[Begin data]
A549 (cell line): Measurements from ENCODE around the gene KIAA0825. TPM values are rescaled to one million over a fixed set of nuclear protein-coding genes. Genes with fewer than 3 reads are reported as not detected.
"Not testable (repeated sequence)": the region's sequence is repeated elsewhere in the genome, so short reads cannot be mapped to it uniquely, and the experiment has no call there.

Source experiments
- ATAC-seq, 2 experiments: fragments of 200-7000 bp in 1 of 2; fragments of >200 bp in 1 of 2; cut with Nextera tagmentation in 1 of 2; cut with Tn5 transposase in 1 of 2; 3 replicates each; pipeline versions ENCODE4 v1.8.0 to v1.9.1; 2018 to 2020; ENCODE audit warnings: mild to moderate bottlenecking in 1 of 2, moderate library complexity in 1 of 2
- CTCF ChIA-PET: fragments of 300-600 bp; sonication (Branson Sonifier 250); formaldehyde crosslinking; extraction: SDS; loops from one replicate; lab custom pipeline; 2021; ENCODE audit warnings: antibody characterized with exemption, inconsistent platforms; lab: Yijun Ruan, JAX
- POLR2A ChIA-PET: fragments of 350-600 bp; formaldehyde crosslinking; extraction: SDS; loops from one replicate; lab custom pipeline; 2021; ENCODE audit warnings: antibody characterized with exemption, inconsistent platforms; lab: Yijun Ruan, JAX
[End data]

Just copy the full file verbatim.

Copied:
A549 (cell line): Measurements from ENCODE around the gene KIAA0825. TPM values are rescaled to one million over a fixed set of nuclear protein-coding genes. Genes with fewer than 3 reads are reported as not detected.
"Not testable (repeated sequence)": the region's sequence is repeated elsewhere in the genome, so short reads cannot be mapped to it uniquely, and the experiment has no call there.

Source experiments
- ATAC-seq, 2 experiments: fragments of 200-7000 bp in 1 of 2; fragments of >200 bp in 1 of 2; cut with Nextera tagmentation in 1 of 2; cut with Tn5 transposase in 1 of 2; 3 replicates each; pipeline versions ENCODE4 v1.8.0 to v1.9.1; 2018 to 2020; ENCODE audit warnings: mild to moderate bottlenecking in 1 of 2, moderate library complexity in 1 of 2
- CTCF ChIA-PET: fragments of 300-600 bp; sonication (Branson Sonifier 250); formaldehyde crosslinking; extraction: SDS; loops from one replicate; lab custom pipeline; 2021; ENCODE audit warnings: antibody characterized with exemption, inconsistent platforms; lab: Yijun Ruan, JAX
- POLR2A ChIA-PET: fragments of 350-600 bp; formaldehyde crosslinking; extraction: SDS; loops from one replicate; lab custom pipeline; 2021; ENCODE audit warnings: antibody characterized with exemption, inconsistent platforms; lab: Yijun Ruan, JAX